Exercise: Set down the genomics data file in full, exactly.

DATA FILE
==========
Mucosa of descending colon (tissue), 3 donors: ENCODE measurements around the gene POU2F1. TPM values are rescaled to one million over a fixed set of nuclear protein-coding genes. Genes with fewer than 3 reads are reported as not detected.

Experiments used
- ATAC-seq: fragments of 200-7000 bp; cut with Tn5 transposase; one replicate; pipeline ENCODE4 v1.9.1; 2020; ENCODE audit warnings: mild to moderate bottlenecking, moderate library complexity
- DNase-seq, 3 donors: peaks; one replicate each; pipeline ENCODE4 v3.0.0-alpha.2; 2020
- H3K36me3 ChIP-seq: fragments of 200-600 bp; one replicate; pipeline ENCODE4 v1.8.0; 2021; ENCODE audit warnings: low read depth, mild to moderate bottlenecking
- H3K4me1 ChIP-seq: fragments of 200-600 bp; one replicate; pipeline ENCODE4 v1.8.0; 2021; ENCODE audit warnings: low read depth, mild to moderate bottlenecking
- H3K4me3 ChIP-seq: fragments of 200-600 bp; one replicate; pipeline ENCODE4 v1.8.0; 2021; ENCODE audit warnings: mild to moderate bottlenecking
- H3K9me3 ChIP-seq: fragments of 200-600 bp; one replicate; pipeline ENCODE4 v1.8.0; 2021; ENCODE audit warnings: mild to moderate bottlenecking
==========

Mucosa of descending colon (tissue), 3 donors: ENCODE measurements around the gene POU2F1. TPM values are rescaled to one million over a fixed set of nuclear protein-coding genes. Genes with fewer than 3 reads are reported as not detected.

Experiments used
- ATAC-seq: fragments of 200-7000 bp; cut with Tn5 transposase; one replicate; pipeline ENCODE4 v1.9.1; 2020; ENCODE audit warnings: mild to moderate bottlenecking, moderate library complexity
- DNase-seq, 3 donors: peaks; one replicate each; pipeline ENCODE4 v3.0.0-alpha.2; 2020
- H3K36me3 ChIP-seq: fragments of 200-600 bp; one replicate; pipeline ENCODE4 v1.8.0; 2021; ENCODE audit warnings: low read depth, mild to moderate bottlenecking
- H3K4me1 ChIP-seq: fragments of 200-600 bp; one replicate; pipeline ENCODE4 v1.8.0; 2021; ENCODE audit warnings: low read depth, mild to moderate bottlenecking
- H3K4me3 ChIP-seq: fragments of 200-600 bp; one replicate; pipeline ENCODE4 v1.8.0; 2021; ENCODE audit warnings: mild to moderate bottlenecking
- H3K9me3 ChIP-seq: fragments of 200-600 bp; one replicate; pipeline ENCODE4 v1.8.0; 2021; ENCODE audit warnings: mild to moderate bottlenecking